SCBWI's Blueboard - A Message & Chat Board

Do you read more contemporary, realistic fiction or fantasy, and why?

Discussion started on

As a kid and a teen and still now, most of the books that I have really loved are fantasies - The Hobbit and LOTR, The Chronicles of Narnia, The Chronicles of Prydain, The Princess Bride, The Last Unicorn, Harry Potter, A Wrinkle in Time... 

But I have friends who never had much interest in fantasies. Instead, as kids they loved books that I didn't enjoy that much - Judy Blume books, and Beverly Cleary stories, and Little House on the Prairie. (I mean no offense here - these well-loved books just weren't a good match for me.)

So I've been thinking about why that is, and whether readers fall into categories based on what they're looking for in a story. For me, it really is about escapism - I want the story to take me to a time and place that I don't already know, a world that seems better in some way (or at least more interesting) than the everyday life that I live. (I confess that I've always found reality a little disappointing!)

As a kid, I usually found contemporary stories about kids struggling through the same sorts of problems that I had either boring or (more often) just painful to read - the situations were too close to home to be enjoyable. But I know that a lot of kids find great comfort in reading hopeful stories about their own situations, so obviously not everyone reacts like I did.

So I thought I'd ask the Blueboarders - what sorts of stories do you like to read, and what is it that you're looking for from the stories you love?
#1 - May 20, 2012, 07:29 PM

For me, it really is about escapism - I want the story to take me to a time and place that I don't already know, a world that seems better in some way (or at least more interesting) than the everyday life that I live. (I confess that I've always found reality a little disappointing!)

I'm exactly the same. As much as I admire the skill involved in crafting a realistic story, I personally enjoy reading as an escape from reality. There are some contemporary works that I love, but I don't obsess over them or re-read them to the same extent as my favourite fantasy books.

It probably helps that I grew up with a father who read the Discworld books and LOTR to me as bedtime stories!   :dragon:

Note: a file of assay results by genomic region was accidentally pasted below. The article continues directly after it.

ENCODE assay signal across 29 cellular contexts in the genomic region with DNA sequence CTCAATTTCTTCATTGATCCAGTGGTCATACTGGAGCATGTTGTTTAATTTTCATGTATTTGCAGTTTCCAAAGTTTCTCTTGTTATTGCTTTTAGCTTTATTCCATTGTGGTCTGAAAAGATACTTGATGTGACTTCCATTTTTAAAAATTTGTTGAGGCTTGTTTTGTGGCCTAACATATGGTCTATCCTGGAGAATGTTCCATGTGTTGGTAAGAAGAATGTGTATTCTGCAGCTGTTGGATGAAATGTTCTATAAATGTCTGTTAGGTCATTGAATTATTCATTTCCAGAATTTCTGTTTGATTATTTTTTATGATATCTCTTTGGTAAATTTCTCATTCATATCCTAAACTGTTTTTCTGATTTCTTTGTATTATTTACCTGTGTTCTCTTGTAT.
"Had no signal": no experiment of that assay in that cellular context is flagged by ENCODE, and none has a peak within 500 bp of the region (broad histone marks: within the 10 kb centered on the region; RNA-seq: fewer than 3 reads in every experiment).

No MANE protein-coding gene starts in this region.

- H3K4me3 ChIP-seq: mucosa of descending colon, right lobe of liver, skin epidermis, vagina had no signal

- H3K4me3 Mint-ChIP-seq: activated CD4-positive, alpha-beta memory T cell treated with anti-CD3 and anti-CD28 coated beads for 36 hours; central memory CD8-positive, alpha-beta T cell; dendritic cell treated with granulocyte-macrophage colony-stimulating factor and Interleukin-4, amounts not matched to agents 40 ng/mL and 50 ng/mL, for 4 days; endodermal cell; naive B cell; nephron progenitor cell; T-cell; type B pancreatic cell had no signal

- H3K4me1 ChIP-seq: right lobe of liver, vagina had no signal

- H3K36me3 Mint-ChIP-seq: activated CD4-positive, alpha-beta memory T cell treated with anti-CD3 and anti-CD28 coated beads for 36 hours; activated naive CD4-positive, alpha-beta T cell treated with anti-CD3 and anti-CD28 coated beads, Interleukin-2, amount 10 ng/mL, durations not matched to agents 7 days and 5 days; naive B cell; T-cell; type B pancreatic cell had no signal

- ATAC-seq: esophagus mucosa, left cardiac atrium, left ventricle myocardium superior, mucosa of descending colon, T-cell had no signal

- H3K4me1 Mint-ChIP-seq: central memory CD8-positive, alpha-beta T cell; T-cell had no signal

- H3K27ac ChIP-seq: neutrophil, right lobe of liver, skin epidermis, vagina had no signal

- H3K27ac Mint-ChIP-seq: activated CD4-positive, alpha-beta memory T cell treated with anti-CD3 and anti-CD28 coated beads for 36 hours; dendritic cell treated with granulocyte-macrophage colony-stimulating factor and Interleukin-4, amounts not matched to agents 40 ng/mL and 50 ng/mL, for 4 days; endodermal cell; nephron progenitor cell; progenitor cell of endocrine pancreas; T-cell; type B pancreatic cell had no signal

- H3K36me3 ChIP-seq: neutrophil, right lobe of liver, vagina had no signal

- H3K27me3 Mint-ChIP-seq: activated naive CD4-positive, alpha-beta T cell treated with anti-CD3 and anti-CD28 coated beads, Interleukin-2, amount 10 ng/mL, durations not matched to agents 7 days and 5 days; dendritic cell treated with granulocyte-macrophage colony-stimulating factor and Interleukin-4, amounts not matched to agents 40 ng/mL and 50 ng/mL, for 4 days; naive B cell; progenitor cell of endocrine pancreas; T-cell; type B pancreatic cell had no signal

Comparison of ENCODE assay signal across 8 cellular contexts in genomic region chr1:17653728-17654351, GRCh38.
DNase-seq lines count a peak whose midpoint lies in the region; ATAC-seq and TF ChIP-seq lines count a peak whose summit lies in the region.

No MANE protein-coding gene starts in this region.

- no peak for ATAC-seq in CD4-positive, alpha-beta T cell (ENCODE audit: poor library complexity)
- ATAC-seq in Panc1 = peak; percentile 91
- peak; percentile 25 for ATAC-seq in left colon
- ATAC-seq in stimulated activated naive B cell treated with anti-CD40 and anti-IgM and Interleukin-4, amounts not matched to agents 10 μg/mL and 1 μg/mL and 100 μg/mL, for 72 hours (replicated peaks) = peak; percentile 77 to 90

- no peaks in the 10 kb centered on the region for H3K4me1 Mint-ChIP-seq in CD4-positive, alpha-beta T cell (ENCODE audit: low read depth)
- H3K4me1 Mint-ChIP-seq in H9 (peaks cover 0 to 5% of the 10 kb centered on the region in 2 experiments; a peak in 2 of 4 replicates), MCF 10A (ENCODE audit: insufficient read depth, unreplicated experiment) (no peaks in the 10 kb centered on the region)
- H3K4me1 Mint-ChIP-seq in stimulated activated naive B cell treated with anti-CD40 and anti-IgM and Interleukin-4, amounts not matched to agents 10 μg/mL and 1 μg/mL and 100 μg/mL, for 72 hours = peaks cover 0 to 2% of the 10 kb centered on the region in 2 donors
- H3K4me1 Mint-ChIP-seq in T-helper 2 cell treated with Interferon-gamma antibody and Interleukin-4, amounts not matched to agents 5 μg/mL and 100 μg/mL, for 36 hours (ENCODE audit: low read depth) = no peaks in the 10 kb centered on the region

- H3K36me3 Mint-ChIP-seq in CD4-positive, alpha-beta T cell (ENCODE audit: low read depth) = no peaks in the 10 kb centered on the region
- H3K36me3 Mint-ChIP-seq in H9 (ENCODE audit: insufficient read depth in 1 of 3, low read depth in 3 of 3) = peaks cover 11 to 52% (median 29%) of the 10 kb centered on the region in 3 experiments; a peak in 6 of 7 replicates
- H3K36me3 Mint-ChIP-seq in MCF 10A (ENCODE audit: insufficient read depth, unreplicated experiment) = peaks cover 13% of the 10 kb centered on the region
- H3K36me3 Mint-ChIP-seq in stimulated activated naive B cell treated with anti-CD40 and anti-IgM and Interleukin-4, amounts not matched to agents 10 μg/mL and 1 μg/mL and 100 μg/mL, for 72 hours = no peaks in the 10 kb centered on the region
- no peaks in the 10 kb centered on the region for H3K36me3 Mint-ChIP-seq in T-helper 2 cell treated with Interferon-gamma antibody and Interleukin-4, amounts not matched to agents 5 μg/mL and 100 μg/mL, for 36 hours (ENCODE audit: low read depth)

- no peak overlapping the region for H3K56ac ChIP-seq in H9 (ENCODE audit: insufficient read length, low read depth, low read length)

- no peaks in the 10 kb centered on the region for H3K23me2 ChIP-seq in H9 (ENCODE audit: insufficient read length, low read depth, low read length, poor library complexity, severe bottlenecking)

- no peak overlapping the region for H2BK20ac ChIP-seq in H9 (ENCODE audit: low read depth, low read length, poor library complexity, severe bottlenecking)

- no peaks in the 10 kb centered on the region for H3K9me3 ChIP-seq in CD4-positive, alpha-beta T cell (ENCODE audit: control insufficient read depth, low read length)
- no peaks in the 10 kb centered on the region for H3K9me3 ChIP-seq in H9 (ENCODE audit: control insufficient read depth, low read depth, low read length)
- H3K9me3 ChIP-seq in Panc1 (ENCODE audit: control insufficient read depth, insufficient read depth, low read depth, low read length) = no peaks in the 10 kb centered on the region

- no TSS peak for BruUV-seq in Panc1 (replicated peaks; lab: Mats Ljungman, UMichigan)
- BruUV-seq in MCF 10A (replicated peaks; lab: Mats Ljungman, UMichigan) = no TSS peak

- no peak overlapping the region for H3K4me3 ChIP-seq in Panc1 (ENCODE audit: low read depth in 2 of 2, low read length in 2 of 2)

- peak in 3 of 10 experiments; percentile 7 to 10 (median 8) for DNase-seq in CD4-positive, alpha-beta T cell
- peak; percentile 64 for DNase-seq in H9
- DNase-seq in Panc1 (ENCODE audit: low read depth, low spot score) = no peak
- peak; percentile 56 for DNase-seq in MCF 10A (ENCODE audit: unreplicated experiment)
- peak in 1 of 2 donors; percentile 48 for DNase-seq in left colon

#2 - May 20, 2012, 08:08 PM
MG/ YA Fantasy from PRH (Aus):

* ƇᕼAᔕIƝG ƬHƐ ѴALLƐƳ trilogy (2013-2014)
* Tɧe HµSɧ (2015)
* Aℊeηt NøмAⅾ series (2017)

http://twitter.com/SkyeOhWhy

Administrator
Poster Plus
  • ****
  • SCBWI Member
  • SCBWI Region dakotas
I could have written your post, Karen! As a kid, I wanted a book that would give me hope--and reading about a kid suffering in the exact same way, in the exact same world as I was, was depressing, not hopeful. It meant that there really WAS no end--that this was what I had to look forward to in the real world. It's not that I wanted to run away from my problems exactly--more like, I needed some serious internal bolstering to give me to courage and strength to do what I had to do in the real world. The best books, to me, have a core of the same kinds of challenges kids might face in real life, but the externals are different enough to give kids a break from their challenges. I think it helps you see those challenges in a different way, and helps you find new solutions and new strength.

There are some realistic books that I love--but they have an unusually loveable main character, and they have an unusual dollop of hope in them, too. But I'm aware that not everyone feels this way--hence, many people, many different beloved books.
#3 - May 20, 2012, 08:13 PM

Member
Poster Plus
  • *
  • SCBWI Member
  • SCBWI Region wpa
An interesting question, which I would have to answer *none of the above.*

Because I read mainly what would now be called historicals, but most of which would have been published as contemporaries.

We're talking about 19th and early 20th century books such as those of Louisa May Alcott; Frances Hodgkins Burnett; the FIVE LITTLE PEPPER books; the Betsy-Tacy books; the Dandelion Cottage books; Gene Stratton Porter; the PENROD books; even (when I ran out of other stuff) dated genre mysteries starring Cherry Ames (definitely a WW2 era gal) or Nancy Drew (before they were updated).